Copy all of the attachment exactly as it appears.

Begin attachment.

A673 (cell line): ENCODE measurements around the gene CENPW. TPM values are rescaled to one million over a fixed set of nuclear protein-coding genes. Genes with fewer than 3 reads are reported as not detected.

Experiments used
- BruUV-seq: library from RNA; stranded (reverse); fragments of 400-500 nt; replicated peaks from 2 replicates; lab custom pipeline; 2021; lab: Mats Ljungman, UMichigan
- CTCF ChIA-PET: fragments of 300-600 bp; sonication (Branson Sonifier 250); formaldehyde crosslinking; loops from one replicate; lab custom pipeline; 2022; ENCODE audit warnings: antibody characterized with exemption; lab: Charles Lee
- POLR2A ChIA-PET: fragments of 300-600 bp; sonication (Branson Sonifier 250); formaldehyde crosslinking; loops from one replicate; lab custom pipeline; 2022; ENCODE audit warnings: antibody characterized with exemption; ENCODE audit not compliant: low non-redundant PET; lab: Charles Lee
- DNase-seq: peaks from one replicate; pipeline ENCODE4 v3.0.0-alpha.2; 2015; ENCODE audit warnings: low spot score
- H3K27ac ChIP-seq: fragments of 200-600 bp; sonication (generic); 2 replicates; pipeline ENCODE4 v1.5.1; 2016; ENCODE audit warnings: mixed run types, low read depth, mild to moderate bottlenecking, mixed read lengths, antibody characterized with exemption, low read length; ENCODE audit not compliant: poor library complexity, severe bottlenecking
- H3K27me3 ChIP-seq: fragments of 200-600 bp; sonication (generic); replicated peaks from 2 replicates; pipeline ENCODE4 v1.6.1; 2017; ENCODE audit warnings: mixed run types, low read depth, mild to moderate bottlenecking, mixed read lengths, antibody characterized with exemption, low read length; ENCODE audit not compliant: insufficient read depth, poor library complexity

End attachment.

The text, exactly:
A673 (cell line): ENCODE measurements around the gene CENPW. TPM values are rescaled to one million over a fixed set of nuclear protein-coding genes. Genes with fewer than 3 reads are reported as not detected.

Experiments used
- BruUV-seq: library from RNA; stranded (reverse); fragments of 400-500 nt; replicated peaks from 2 replicates; lab custom pipeline; 2021; lab: Mats Ljungman, UMichigan
- CTCF ChIA-PET: fragments of 300-600 bp; sonication (Branson Sonifier 250); formaldehyde crosslinking; loops from one replicate; lab custom pipeline; 2022; ENCODE audit warnings: antibody characterized with exemption; lab: Charles Lee
- POLR2A ChIA-PET: fragments of 300-600 bp; sonication (Branson Sonifier 250); formaldehyde crosslinking; loops from one replicate; lab custom pipeline; 2022; ENCODE audit warnings: antibody characterized with exemption; ENCODE audit not compliant: low non-redundant PET; lab: Charles Lee
- DNase-seq: peaks from one replicate; pipeline ENCODE4 v3.0.0-alpha.2; 2015; ENCODE audit warnings: low spot score
- H3K27ac ChIP-seq: fragments of 200-600 bp; sonication (generic); 2 replicates; pipeline ENCODE4 v1.5.1; 2016; ENCODE audit warnings: mixed run types, low read depth, mild to moderate bottlenecking, mixed read lengths, antibody characterized with exemption, low read length; ENCODE audit not compliant: poor library complexity, severe bottlenecking
- H3K27me3 ChIP-seq: fragments of 200-600 bp; sonication (generic); replicated peaks from 2 replicates; pipeline ENCODE4 v1.6.1; 2017; ENCODE audit warnings: mixed run types, low read depth, mild to moderate bottlenecking, mixed read lengths, antibody characterized with exemption, low read length; ENCODE audit not compliant: insufficient read depth, poor library complexity